The scientific community has a critical role to play in gaining optimal insurance reimbursement for MR-guided focused ultrasound. As Susan Klees, Director of Patient Access for the Focused Ultrasound Surgery Foundation, reports, “Evidence is the key driver for reimbursement, and it all begins with the way studies are designed. Research priorities must be grounded in sound science as well as the realities of the marketplace.”
Designing studies that address marketplace realities requires an understanding of what is valued by different groups. “We know that physicians are seeking cutting-edge treatment modalities to solve medical challenges, patients want to avoid complex surgery and lengthy recovery times and medical payers expect enhanced outcomes and efficiencies in treatment,” she explains.
Although there has been reimbursement success in countries like Germany, Klees says, private payers in the U.S. are not yet consistently covering focused ultrasound treatments for uterine fibroids. In fact, some have adopted ‘negative’ policies that actively seek to deny coverage. “This is happening even though focused ultrasound has been approved by the Food and Drug Administration and demonstrated important advantages over competing therapies,” she notes. “These advantages include being an outpatient procedure, offering quick recovery and preserving the potential for future fertility.”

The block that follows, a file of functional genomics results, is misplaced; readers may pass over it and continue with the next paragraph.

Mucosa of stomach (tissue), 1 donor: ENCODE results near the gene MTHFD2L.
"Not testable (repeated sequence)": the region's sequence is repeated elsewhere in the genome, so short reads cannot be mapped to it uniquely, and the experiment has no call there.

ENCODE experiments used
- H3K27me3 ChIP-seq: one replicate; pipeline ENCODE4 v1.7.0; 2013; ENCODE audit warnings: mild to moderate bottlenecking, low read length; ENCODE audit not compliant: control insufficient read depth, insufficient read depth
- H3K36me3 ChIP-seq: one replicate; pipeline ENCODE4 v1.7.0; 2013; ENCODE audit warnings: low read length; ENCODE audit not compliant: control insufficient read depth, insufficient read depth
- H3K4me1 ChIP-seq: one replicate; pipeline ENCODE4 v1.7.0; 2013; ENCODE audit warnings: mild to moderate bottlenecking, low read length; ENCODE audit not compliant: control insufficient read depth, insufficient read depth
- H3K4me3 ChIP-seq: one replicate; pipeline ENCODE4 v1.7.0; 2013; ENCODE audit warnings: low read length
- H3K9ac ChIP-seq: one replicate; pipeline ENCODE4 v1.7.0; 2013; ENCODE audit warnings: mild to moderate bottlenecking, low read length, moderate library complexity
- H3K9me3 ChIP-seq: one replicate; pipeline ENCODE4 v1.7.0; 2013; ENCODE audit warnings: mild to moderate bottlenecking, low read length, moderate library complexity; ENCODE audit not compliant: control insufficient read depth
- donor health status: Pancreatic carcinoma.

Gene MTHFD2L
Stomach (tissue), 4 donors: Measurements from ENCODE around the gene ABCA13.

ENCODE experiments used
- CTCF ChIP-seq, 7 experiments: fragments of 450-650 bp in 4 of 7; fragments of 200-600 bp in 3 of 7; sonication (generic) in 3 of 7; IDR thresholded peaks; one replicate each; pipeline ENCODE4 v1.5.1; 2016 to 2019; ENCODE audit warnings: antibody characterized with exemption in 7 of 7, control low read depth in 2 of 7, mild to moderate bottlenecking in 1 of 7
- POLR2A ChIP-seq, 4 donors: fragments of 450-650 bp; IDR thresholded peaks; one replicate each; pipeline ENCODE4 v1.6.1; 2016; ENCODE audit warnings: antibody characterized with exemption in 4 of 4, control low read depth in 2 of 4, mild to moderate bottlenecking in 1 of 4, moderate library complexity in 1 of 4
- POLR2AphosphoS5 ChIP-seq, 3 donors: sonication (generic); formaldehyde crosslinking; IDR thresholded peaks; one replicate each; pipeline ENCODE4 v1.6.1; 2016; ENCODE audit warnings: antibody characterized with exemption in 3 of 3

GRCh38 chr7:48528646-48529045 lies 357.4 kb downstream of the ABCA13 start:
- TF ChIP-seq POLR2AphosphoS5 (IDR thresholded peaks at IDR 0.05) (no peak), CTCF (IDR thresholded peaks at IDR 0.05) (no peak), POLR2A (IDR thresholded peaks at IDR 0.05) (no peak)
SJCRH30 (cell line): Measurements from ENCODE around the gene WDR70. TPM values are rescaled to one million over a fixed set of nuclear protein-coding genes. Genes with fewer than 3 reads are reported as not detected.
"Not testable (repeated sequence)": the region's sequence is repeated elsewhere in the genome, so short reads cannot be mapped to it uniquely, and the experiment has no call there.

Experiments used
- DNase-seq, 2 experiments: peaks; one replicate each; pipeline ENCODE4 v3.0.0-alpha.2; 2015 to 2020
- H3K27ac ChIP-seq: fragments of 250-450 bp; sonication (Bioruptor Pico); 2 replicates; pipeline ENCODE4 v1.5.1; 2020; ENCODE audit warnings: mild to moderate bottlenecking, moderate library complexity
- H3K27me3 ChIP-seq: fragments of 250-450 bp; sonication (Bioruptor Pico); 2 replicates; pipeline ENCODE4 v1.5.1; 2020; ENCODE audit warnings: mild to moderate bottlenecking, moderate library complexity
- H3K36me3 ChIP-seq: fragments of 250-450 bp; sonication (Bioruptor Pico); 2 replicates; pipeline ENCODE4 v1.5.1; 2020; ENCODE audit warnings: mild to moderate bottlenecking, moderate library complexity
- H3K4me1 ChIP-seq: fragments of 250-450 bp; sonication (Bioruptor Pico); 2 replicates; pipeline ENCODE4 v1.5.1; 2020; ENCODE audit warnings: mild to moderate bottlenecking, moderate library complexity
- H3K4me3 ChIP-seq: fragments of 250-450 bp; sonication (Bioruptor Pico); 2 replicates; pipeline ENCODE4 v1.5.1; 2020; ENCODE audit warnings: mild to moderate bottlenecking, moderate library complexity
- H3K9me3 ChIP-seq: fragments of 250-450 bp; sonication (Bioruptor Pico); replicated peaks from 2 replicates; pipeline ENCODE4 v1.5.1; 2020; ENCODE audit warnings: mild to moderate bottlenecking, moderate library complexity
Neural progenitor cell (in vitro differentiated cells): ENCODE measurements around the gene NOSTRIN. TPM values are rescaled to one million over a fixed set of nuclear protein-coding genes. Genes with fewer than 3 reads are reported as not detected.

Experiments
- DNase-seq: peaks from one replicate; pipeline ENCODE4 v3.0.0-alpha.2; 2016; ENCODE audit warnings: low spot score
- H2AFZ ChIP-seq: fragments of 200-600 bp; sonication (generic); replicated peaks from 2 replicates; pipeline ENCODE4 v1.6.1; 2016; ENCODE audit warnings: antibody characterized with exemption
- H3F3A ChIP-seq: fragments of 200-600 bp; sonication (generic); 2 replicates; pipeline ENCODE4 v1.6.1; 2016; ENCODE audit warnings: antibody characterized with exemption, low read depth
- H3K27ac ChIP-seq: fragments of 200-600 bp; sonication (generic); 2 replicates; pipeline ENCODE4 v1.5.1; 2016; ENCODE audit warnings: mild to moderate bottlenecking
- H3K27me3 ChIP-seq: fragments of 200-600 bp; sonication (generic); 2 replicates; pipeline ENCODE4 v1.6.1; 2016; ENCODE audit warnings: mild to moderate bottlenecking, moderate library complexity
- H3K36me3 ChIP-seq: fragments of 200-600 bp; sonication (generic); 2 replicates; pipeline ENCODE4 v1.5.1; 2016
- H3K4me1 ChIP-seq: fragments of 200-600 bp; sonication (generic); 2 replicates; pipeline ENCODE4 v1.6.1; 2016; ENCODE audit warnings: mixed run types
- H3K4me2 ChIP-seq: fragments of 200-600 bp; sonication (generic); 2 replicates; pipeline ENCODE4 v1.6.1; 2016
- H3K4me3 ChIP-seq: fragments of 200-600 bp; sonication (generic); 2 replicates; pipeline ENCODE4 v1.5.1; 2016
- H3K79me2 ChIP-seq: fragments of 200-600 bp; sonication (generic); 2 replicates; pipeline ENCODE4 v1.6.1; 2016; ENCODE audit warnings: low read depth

Because they view the current body of evidence as unconvincing, many American healthcare insurers are asking for randomized comparative trials and long-term outcomes before reconsidering their stance on MR-guided focused ultrasound therapy.
To avoid such stalemates in the future, the FUS Foundation is encouraging researchers, industry and other stakeholders to collaborate in setting priorities for investigating new focused ultrasound applications. Examples include essential tremor and Parkinson’s disease. “We’re pushing for studies that target the most commercially viable focused ultrasound applications, address safety and efficacy, and generate data that demonstrates the technology’s comparative superiority in long-term benefits, quality of life and cost-effectiveness,” Klees explains.
Written by Ellen C., McKenna